Related to: Epistemic Learned Helplessness, Bounded Distrust

This seems like a particularly insightful essay that expresses very well an idea I've also had: the difference between people with relatively normal beliefs and people with crazy-sounding beliefs is often that the people with crazy-sounding beliefs trust different authorities, and then "rationally" construct crazy-sounding beliefs based on that trust.

A few key paragraphs:

[T]here are two very different phenomena at play here, each of which subvert the flow of information in very distinct ways. Let’s call them echo chambers and epistemic bubbles. Both are social structures that systematically exclude sources of information. Both exaggerate their members’ confidence in their beliefs. But they work in entirely different ways, and they require very different modes of intervention. An epistemic bubble is when you don’t hear people from the other side. An echo chamber is what happens when you don’t trust people from the other side.


Crucially, echo chambers can offer a useful explanation of the current informational crisis in a way that epistemic bubbles cannot. Many people have claimed that we have entered an era of ‘post-truth’. Not only do some political figures seem to speak with a blatant disregard for the facts, but their supporters seem utterly unswayed by evidence. It seems, to some, that truth no longer matters.

This is an explanation in terms of total irrationality. To accept it, you must believe that a great number of people have lost all interest in evidence or investigation, and have fallen away from the ways of reason. The phenomenon of echo chambers offers a less damning and far more modest explanation. The apparent ‘post-truth’ attitude can be explained as the result of the manipulations of trust wrought by echo chambers. We don’t have to attribute a complete disinterest in facts, evidence or reason to explain the post-truth attitude. We simply have to attribute to certain communities a vastly divergent set of trusted authorities.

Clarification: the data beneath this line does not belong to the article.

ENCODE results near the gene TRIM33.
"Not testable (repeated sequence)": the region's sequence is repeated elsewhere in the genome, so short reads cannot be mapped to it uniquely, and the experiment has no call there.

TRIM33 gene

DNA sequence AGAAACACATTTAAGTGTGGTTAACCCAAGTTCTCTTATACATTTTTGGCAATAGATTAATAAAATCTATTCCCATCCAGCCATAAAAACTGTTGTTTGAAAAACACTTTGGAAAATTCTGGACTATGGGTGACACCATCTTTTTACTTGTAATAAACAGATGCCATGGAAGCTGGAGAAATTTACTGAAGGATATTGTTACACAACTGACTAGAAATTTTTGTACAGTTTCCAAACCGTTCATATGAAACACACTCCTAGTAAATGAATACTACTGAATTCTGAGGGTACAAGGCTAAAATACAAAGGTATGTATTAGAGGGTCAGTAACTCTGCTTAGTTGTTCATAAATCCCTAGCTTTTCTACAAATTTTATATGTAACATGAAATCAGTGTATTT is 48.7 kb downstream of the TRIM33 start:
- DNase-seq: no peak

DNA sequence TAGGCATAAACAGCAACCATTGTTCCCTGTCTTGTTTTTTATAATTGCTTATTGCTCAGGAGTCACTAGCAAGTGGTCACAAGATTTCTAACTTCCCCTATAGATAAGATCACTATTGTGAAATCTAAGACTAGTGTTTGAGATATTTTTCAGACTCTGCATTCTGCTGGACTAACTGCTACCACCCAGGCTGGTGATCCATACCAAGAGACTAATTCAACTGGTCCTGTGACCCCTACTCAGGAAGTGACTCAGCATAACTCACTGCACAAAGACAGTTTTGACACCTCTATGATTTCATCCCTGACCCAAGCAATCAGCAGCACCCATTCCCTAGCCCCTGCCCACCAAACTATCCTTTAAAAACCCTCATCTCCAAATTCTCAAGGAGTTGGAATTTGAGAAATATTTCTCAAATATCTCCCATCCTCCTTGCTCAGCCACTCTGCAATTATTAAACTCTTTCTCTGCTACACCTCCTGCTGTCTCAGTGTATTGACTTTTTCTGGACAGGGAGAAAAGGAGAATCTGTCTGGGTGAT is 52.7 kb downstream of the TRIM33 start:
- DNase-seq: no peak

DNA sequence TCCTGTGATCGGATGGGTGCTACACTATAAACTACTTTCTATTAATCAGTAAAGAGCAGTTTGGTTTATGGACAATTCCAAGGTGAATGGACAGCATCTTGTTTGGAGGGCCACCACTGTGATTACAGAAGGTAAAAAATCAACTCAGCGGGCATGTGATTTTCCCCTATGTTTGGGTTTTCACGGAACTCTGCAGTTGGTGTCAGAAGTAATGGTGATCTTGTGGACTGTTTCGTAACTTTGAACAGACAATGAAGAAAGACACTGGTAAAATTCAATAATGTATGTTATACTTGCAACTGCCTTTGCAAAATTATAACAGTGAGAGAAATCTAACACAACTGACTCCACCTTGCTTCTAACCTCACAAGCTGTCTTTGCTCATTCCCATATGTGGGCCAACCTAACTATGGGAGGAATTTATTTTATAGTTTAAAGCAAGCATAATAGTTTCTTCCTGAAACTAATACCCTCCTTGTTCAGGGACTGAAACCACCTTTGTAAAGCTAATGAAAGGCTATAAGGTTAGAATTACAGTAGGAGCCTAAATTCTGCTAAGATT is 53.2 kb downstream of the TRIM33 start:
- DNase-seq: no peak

Listen to what it actually sounds like when people reject the plain facts – it doesn’t sound like brute irrationality. One side points out a piece of economic data; the other side rejects that data by rejecting its source. They think that newspaper is biased, or the academic elites generating the data are corrupt. An echo chamber doesn’t destroy their members’ interest in the truth; it merely manipulates whom they trust and changes whom they accept as trustworthy sources and institutions.

And, in many ways, echo-chamber members are following reasonable and rational procedures of enquiry. They’re engaging in critical reasoning. They’re questioning, they’re evaluating sources for themselves, they’re assessing different pathways to information. They are critically examining those who claim expertise and trustworthiness, using what they already know about the world. It’s simply that their basis for evaluation – their background beliefs about whom to trust – are radically different. They are not irrational, but systematically misinformed about where to place their trust.


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